At the start of this week my fellow Labour councillors chose me to take on the leadership of the minority administration on the city council.
After five years of Warren Morgan’s leadership this will mean a significant change to the council and obviously a big change for me personally.
Subject to the agreement of the Full Council on May 17, I will become leader of the city council and will take overall responsibility for the services, changes and solutions that local residents expect, even against the backdrop of massive central government cuts and rising demand.
I know that this will mean that to some in the city I will instantly become the person most responsible for the services they feel require most improvement. I do not underestimate the amount of ‘blame’ that will be heaped on my door or my email inbox.
But I stood for election because, just like so many residents, I want to see things improve; services stronger, housing delivered, vulnerable safe and books balanced. Achieving those four is not a short term solution and won’t be easy. It would be wrong however to bury our heads in the sand and pretend these are not real issues to so many of us daily.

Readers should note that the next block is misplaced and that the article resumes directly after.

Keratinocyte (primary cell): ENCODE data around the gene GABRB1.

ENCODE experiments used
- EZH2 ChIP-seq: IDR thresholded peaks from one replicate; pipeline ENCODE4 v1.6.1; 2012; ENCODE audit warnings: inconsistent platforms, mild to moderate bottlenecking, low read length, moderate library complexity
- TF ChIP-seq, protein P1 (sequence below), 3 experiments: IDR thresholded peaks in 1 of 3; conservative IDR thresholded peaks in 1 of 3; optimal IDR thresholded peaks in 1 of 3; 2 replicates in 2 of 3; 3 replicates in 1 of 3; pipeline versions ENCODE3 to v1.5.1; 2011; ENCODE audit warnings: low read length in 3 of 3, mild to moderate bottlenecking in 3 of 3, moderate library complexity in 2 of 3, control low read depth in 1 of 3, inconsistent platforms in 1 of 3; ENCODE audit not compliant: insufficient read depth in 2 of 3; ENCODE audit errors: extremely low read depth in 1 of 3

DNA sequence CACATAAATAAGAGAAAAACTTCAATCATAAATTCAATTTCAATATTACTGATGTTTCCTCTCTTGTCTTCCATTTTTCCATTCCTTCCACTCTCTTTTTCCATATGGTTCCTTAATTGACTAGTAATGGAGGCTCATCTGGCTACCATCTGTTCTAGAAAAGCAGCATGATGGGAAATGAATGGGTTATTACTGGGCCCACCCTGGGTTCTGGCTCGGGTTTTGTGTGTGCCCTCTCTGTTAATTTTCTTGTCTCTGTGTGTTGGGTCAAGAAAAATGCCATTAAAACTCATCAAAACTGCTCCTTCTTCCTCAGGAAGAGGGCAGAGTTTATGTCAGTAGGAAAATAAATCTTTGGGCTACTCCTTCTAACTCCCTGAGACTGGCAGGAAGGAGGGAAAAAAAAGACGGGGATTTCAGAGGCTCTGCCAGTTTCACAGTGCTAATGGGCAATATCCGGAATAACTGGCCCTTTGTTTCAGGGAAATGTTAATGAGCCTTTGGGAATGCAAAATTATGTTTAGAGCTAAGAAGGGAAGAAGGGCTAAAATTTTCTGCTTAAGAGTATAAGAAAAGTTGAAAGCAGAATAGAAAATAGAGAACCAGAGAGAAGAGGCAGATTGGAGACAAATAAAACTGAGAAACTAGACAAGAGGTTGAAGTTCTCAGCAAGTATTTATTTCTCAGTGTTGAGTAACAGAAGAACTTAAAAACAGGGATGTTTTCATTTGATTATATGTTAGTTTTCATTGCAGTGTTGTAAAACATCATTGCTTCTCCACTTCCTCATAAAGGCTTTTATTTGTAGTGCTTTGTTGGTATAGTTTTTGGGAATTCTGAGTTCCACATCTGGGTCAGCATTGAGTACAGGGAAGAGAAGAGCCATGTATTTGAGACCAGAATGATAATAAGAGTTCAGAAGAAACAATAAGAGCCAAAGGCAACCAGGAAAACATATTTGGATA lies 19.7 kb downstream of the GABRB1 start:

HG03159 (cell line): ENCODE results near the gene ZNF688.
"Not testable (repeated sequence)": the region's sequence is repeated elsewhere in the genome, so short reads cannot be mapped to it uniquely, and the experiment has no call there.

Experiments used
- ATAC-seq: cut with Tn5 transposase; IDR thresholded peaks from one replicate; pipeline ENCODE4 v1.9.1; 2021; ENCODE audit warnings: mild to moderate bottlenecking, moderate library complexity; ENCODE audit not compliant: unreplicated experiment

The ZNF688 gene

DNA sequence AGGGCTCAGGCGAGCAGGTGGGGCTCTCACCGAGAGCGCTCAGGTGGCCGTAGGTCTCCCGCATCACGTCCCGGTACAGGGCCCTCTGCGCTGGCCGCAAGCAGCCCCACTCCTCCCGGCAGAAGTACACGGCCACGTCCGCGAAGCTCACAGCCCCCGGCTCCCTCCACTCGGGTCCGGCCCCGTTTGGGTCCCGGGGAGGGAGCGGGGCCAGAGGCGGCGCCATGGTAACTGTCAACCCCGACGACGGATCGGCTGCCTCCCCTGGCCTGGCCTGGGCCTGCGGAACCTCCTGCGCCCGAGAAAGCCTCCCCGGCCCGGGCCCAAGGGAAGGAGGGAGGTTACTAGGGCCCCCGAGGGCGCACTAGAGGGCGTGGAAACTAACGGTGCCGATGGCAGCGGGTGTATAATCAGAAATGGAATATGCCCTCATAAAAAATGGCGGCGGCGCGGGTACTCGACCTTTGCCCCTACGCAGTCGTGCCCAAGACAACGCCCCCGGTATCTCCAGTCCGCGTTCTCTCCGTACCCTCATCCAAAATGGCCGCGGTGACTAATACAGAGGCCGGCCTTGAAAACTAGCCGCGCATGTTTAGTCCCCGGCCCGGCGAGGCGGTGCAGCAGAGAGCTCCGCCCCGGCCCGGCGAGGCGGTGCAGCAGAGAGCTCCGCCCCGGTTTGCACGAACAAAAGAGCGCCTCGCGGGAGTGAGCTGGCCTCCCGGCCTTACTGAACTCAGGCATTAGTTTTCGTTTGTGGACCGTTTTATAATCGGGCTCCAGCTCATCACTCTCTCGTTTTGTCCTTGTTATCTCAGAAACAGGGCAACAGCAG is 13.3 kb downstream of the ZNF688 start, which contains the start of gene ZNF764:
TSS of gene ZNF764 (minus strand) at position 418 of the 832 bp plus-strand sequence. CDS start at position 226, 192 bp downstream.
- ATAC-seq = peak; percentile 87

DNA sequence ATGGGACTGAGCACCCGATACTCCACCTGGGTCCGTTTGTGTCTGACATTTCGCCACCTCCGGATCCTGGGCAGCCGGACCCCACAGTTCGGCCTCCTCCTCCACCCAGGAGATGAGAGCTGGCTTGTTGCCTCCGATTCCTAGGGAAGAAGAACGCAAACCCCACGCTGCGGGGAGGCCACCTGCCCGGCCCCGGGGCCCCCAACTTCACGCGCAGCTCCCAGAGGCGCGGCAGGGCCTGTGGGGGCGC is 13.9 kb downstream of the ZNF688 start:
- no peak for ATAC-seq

As someone who moved into the city only a dozen years ago, but who has been close to the city for decades, it is a great honour to be able to take a role in leading the city council through these tough times.
Many of our plans will remain the same and we must push harder and faster on those. However that doesn’t mean that everything will stay the same – it never does.
I would like to be able to lead a council that shows that it is more open and transparent than residents currently see. By being more open to listening to people’s problems, and by being able to work collaboratively with residents and partners in the city we can achieve more than we achieve alone.
A strong city needs a strong council that is there as a provider of strong services, a protector of the most vulnerable, and a facilitator of a strong vibrant city by the sea.